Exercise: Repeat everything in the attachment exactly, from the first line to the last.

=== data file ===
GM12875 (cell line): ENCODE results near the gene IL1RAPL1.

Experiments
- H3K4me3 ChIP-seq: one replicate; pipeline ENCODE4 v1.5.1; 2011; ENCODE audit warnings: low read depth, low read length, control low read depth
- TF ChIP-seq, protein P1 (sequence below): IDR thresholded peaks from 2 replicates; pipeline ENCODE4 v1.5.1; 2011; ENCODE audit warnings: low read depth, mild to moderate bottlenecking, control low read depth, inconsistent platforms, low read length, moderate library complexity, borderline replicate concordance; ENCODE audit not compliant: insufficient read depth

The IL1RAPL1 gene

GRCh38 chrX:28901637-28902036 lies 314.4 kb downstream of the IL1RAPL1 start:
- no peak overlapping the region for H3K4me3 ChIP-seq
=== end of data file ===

GM12875 (cell line): ENCODE results near the gene IL1RAPL1.

Experiments
- H3K4me3 ChIP-seq: one replicate; pipeline ENCODE4 v1.5.1; 2011; ENCODE audit warnings: low read depth, low read length, control low read depth
- TF ChIP-seq, protein P1 (sequence below): IDR thresholded peaks from 2 replicates; pipeline ENCODE4 v1.5.1; 2011; ENCODE audit warnings: low read depth, mild to moderate bottlenecking, control low read depth, inconsistent platforms, low read length, moderate library complexity, borderline replicate concordance; ENCODE audit not compliant: insufficient read depth

The IL1RAPL1 gene

GRCh38 chrX:28901637-28902036 lies 314.4 kb downstream of the IL1RAPL1 start:
- no peak overlapping the region for H3K4me3 ChIP-seq